In recent years the U.S. government has become more protectionist (protecting its domestic firms from foreign competition). Last year it even provided billions of dollars to subsidize chip production and other designated products in the U.S., an example of industrial policy (state directed development). The CHIPS Act passed last year will shell out over $200 billion over the next five years to subsidize domestic chip production.
To add insult to injury, the so called “Inflation Reduction Act” may violate World Trade Organization rules: “We have concerns about a number of discriminatory elements in this Inflation Reduction Act which puts requirement for local content, for local production,” Dombrovskis, who also is a European Commission vice president, told Bloomberg in Prague.” EU Is Assessing If US Inflation Act in Breach of WTO Rules – Bloomberg Did we really think that we could cheat and Europe and the rest of the world would just roll over and play dead.
President Biden has proclaimed that these expensive policies are needed to create jobs in American. This is bazar given that we are currently suffering from a labor shortage. Manufacturing output in the U.S. is at an all-time high. U.S. employment in manufacturing has gradually declined in recent decades because our workers have become more productive. But that is surely a good thing, resulting in an increase in our standard of living. President Biden has taken steps to lower our standard of living in order to create American job. Take a deep breath. If we don’t significantly increase legal immigration, you can count on the continuation of long waits on the phone to talk to a real service person.
Where does the “Buy American” impulse come from? It seems that some people see American nationalism as keeping everything at home whatever the cost, while I see it as enjoying the fruits of our largely free society to work and innovate and flourish as we each see fit for the benefit of all.
Several years ago, Ito and I celebrated the 4th of July at the American Embassy in Roma at the invitation of our friend David Zimov, at that time Counselor for Economic Affairs at the U.S. Embassy in Rome. It was really a fun event overflowing with hot dogs and hamburgers. While listening to the Marine Band and waving the little American flags we were all given, I noticed that the flag had been Made in China (clearly tagged). I am guessing that the American nationalists I referred to above were appalled. I, on the other hand, was grateful that my tax dollars were being spent as carefully and wisely as possible—on this occasion at least. https://wcoats.blog/2023/01/22/trade-once-again/
When politicians and pundit refer to trade or supply chains, they invariable mean cross border trade or supply chains. This is a mistake. President Trump recently provided a particularly nonsensical example:
“In Washington, President Trump lambasted corporate America for “these stupid supply chains” and said the pandemic had proven him right on the need to bring factories home.
“We have a supply chain where they’re made in all different parts of the world. And one little piece of the world goes bad and the whole thing is messed up,” he told Fox Business in May. “I said we shouldn’t have supply chains. We should have them all in the United States.” “Coronavirus-globalization-manufacturing”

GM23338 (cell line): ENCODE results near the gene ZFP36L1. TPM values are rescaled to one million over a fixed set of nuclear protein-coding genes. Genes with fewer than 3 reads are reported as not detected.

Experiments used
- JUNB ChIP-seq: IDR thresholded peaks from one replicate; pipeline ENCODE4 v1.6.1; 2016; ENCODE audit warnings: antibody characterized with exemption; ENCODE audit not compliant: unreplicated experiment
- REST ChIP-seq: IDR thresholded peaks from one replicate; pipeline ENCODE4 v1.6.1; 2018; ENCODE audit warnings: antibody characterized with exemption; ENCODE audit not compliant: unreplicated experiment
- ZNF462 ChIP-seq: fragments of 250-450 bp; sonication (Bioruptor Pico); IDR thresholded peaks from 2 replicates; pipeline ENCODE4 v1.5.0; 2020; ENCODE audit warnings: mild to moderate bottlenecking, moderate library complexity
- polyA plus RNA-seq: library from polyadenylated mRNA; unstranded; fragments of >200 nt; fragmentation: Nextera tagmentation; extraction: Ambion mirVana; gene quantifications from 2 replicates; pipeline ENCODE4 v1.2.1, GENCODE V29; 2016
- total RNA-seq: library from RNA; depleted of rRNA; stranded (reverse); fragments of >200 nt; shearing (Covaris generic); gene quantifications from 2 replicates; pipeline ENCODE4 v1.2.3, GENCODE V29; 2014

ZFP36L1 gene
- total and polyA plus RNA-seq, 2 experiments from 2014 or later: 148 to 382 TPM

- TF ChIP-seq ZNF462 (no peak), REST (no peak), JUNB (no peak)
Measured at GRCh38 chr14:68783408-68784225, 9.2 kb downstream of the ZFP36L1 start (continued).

Trade occurs whenever you sell your labor or whatever you produce and buy what you need from others. Trade starts at your doorstep and without it you would starve to death. Supply chains exist whenever you purchase inputs to whatever you (or the firm you work for) are making from someone else rather than making every component yourself. If you are a carpenter, you buy your tools from someone else.
You might think that you should confine trade and/or associated supply chains to your family or your village for some reason, but you would give up the efficiencies of greater specialization when trading more widely (maybe even across national borders). And such restrictions would lower–potentially significantly lower–your income and standard of living as well as the incomes of your trading partners.
This does not mean that there are no risks in relying on others to produce some of what you want. If there is only one source of what you buy, you risk going without if that source stops producing. But that is rarely the case. I briefly thought it might be for toilet paper in March when the supermarket t-paper shelves were empty for a few weeks. But I bought some on line from China and it was delivered to my door.
Manufacturers whose supply chains have only one source are taking a risk for whatever efficiency they enjoy. Having multiple suppliers or supply options is a form of insurance and is generally wise. But it makes little sense for a Southern California manufacturer who buys some of its inputs from across the border in Mexico to be forced to shift its supply chain to Pennsylvania in order to have it “in the United States.” Transportation costs would be higher and with greater risk of weather or other transportation disruption. On the other hand, relying on the much closer source across a national border has the risk of an unpredictable President imposing a tax (tariff) on imports from Mexico. Our wise constitution prevents him from doing so on interstate commerce.
The uncertainty of today’s world is causing firms to reevaluate the risks of long supply chains. That is prudent, but insisting that everything be produced and purchased within the United States is nonsensical and harmful for everyone involved.